Prioritizing adolescent nutrition for students with disabilities
January 9, 2023
Teen champions anaemia prevention in Indonesia
In the industrial town of Purkawarta, West Java, Indonesia, an 18-year old high school student named Nunik has become a leader in her community. Seemingly shy and quiet, she is a champion for good nutrition and provides a support system for her peers.
Posted on February 6, 2019
West Java, INDONESIA – In the industrial town of Purkawarta, West Java, Indonesia, an 18-year old high school student named Nunik has become a leader in her community. Seemingly shy and quiet, she is a champion for good nutrition and provides a support system for her peers.
Nunik and her classmates are participating in Nutrition International’s Right Start initiative and receive weekly iron and folic acid supplements (WIFAS) to help combat anaemia. The program is run through the school with teachers in charge of distributing the tablets.
“I was asked to distribute the iron and folic acid tablets to adolescent girls in our school but was facing challenges in ensuring all of them consumed it,” said Ms. Sofiana, Nunik’s teacher. “I then remembered a training I attended that was organised by NI on the WIFAS program. Inspired by the training, I had an idea. I thought of engaging school girls as volunteers to ensure WIFA distribution and consumption. Nunik was one of the first girls to volunteer for this initiative and has since been a driving force in our school on the program. She has also inspired several other girls to work on the issue of anaemia prevention.”
Nunik and the other volunteers call themselves Srikandi Gizi, or Nutrition Champions. Every Friday, they conduct meetings for all the girls who are part of the program. Together, they encourage their peers to take the iron and folic acid supplements, provide support and talk about the importance of good nutrition.
“Since I became a part of the Srikandi Gizi group, I have been conducting meetings every Friday, along with the other volunteers,” said Nunik. “We make a checklist and conduct counselling for girls on consumption of iron and folic acid tablets. We hold group discussions. These discussions are not only limited to awareness but also because we want the girls to consume the tablet together and we even discuss other issues that we, adolescent girls, are facing and come up with solutions collectively. I try to encourage all the girls in the school to take the tablets together, as when we see each other, it gives us comfort, and it is always easy to do things together. It also gives us the opportunity to discuss the benefits of iron and folic acid.”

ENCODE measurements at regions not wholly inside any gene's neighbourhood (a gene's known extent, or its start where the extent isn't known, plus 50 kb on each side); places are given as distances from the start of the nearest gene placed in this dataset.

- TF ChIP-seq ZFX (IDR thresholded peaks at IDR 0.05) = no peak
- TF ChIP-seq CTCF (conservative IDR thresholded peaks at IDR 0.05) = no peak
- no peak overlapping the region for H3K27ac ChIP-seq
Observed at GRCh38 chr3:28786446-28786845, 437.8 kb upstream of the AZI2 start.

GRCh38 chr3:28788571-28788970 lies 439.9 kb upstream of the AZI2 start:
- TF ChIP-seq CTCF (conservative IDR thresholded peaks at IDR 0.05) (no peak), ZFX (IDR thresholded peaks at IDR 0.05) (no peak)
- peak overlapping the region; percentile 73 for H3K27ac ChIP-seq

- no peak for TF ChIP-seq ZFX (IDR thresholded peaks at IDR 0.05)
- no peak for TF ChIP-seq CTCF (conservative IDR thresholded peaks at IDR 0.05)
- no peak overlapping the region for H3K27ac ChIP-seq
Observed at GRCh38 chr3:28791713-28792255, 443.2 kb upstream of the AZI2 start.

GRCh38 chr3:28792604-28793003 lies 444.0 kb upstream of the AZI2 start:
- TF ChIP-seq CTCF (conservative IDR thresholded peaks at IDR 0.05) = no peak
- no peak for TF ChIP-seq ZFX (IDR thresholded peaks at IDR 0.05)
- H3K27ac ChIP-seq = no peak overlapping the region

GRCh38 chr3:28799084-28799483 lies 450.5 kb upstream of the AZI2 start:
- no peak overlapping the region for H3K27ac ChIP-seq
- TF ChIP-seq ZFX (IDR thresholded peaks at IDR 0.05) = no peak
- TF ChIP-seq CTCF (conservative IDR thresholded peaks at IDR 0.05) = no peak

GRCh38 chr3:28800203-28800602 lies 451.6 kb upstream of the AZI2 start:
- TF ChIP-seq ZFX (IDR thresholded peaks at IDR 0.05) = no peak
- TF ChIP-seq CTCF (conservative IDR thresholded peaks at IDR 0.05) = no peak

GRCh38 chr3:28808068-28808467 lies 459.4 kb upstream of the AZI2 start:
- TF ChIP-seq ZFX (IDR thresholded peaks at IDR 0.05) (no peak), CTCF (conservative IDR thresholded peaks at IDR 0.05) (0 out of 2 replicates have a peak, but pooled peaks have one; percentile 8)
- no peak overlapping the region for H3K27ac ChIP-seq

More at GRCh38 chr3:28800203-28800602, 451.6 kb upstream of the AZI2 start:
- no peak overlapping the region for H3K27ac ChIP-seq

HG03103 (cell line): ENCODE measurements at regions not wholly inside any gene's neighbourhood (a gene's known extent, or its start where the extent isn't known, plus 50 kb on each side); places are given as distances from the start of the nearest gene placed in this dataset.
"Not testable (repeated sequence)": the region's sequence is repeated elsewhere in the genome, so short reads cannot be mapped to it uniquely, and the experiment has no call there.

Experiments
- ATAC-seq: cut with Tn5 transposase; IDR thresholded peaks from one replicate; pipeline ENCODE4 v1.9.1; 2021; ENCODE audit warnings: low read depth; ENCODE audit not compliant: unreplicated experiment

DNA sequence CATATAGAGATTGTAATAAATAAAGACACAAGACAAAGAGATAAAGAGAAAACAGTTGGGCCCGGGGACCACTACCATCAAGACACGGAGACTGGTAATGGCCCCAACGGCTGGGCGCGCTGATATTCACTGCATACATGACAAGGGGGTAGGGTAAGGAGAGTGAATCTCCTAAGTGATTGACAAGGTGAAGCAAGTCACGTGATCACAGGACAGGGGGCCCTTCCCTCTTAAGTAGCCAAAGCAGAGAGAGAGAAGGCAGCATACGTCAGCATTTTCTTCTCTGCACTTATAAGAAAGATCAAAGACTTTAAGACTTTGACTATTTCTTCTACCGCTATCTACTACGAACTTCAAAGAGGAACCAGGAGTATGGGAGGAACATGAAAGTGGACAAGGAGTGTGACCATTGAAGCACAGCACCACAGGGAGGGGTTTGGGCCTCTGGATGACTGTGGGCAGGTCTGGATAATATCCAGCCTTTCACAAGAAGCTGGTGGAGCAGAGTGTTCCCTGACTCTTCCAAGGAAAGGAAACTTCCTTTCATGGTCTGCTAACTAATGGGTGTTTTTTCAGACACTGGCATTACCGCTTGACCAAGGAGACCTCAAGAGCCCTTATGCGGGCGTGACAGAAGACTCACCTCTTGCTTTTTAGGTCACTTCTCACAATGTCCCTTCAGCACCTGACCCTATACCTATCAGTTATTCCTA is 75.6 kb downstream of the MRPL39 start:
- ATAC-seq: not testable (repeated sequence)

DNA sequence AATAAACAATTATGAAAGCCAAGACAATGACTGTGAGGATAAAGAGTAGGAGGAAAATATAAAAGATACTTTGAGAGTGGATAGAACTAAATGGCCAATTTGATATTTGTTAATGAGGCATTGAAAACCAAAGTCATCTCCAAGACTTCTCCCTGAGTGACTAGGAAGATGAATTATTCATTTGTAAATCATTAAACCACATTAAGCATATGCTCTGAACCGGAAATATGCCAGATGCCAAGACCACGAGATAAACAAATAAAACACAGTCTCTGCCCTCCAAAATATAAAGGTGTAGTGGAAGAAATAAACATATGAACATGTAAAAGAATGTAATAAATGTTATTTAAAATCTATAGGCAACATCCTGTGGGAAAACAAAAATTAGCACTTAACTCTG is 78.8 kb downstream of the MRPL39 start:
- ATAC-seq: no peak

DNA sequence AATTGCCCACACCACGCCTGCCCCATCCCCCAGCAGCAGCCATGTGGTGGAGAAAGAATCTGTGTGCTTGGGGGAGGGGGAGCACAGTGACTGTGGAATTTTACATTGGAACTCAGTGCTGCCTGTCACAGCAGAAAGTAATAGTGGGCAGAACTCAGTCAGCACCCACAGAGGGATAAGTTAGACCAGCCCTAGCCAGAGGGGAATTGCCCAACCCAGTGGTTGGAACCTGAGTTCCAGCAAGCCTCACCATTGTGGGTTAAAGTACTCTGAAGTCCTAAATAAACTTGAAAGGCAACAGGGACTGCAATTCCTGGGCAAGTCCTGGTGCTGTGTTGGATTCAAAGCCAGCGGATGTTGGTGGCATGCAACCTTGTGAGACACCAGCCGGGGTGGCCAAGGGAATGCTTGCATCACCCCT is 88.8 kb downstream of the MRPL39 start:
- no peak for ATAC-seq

Many girls like Nunik have learned about anaemia prevention through Right Start, which is supported by the Government of Canada. Implemented in two provinces of Indonesia, West Java and Benten, the program works on strengthening the Government of Indonesia’s adolescent nutrition initiatives in schools and communities.
Iron deficiency anaemia among women and girls is a major public health challenge in Indonesia. At least one-third of the country’s adolescent girls are anaemic, which is compounded by the prevalence of early marriage and inadequate nutrition.
Complementing Right Start, the Government of Australia is supporting the Mitra Youth program, which will reach an additional 289,000 school-going adolescent girls between the ages of 15 and 18 in two more provinces of Indonesia, East Java and East Nusa Tenggara. Together, Right Start and MITRA Youth will reach 2.95 million school-going adolescent girls.